The homeowners wanted to change their dated 1990’s brown speckled granite and light maple kitchen. They liked the welcoming feeling they got from the wood and warm tones in their current kitchen, but this style clashed with their vision of a deVOL type kitchen, a London-based furniture company. Their inspiration came from the country homes of the UK that mix the warmth of traditional detail with clean lines and modern updates.
To create their vision, we started with all new framed cabinets with a modified overlay painted in beautiful, understated colors. Our clients were adamant about “no white cabinets.” Instead we used an oyster color for the perimeter and a custom color match to a specific shade of green chosen by the homeowner. The use of a simple color pallet reduces the visual noise and allows the space to feel open and welcoming.
We also painted the trim above the cabinets the same color to make the cabinets look taller. The room trim was painted a bright clean white to match the ceiling.
In true English fashion our clients are not coffee drinkers, but they LOVE tea. We created a tea station for them where they can prepare and serve tea. We added plenty of glass to showcase their tea mugs and adapted the cabinetry below to accommodate storage for their tea items.
Function is also key for the English kitchen and the homeowners. They requested a deep farmhouse sink and a cabinet devoted to their heavy mixer because they bake a lot. We then got rid of the stovetop on the island and wall oven and replaced both of them with a range located against the far wall. This gives them plenty of space on the island to roll out dough and prepare any number of baked goods. We then removed the bifold pantry doors and created custom built-ins with plenty of usable storage for all their cooking and baking needs.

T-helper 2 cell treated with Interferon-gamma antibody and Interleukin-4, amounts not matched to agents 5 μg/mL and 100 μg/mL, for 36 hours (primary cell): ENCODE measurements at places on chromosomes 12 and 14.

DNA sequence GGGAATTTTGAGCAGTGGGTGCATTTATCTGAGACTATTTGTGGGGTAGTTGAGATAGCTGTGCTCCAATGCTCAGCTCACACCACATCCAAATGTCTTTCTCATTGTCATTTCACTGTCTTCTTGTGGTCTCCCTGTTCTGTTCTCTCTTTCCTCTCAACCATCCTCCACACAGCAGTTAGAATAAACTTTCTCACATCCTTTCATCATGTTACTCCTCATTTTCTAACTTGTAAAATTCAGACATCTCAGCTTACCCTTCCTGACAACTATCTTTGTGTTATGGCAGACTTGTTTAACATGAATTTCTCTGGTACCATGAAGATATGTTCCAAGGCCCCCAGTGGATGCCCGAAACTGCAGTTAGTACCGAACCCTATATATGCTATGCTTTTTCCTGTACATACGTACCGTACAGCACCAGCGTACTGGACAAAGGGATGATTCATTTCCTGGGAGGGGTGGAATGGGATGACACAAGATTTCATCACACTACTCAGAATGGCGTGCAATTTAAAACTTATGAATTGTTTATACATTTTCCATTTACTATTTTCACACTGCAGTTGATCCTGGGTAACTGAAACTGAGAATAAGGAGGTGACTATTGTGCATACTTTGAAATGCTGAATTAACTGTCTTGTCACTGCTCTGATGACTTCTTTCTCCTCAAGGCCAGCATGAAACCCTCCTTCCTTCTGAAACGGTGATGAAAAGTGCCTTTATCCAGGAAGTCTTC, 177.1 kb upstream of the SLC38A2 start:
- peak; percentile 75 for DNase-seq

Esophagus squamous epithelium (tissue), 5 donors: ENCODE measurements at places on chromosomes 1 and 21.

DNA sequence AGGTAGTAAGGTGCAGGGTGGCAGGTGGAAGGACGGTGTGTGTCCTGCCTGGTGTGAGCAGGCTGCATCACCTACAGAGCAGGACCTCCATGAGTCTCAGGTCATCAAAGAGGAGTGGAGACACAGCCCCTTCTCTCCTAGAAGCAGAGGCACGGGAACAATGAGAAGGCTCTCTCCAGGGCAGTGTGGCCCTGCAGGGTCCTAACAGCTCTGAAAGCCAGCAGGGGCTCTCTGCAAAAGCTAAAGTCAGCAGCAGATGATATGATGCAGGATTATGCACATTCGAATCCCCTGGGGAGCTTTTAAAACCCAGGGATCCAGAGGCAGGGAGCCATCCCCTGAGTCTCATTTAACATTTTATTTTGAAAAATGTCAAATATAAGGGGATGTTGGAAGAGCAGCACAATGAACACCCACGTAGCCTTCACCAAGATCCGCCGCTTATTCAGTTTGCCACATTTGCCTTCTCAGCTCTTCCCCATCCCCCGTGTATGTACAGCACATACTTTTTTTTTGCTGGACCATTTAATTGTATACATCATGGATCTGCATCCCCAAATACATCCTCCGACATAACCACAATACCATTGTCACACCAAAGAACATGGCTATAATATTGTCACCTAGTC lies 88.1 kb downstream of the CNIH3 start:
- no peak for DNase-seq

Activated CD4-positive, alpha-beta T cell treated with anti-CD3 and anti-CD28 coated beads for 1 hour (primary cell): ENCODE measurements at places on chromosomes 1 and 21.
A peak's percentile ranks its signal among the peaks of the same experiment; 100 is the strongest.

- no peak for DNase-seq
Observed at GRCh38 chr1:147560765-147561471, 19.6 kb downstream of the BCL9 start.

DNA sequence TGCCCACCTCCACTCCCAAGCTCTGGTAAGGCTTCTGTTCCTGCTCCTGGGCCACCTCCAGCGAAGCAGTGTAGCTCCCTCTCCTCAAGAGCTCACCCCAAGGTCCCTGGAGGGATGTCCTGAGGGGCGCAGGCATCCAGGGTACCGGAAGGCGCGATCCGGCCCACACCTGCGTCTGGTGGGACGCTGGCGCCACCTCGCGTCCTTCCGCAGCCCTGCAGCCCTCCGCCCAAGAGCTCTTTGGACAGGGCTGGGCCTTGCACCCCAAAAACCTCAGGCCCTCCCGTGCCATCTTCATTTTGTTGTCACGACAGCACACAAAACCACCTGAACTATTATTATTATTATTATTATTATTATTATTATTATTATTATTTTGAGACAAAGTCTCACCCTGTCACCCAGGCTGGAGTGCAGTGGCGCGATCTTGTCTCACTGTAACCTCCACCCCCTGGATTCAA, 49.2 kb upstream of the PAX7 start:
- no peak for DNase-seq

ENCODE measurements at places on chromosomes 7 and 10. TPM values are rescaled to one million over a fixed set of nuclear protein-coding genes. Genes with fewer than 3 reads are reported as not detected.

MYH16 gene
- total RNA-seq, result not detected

The build out was fairly easy since we did not make any major structural changes. We did have to vent the range hood to the exterior, but that was completed without incident.
The client wanted a big change to the dining room but still wanted to use their own furniture and rug. We installed a toile-like wallpaper on the top half of the room and supported it with white wainscot paneling. We also changed out the light fixture, showing us once again that small changes can have a big impact.
As the final touch, we also re-did the powder room to be in line with the rest of the first floor. We had the new vanity painted in the same oyster color as the kitchen cabinets and then covered the walls in a whimsical patterned wallpaper. Although the homeowners like subtle neutral colors they were willing to go a bit bold in the powder room for something unexpected.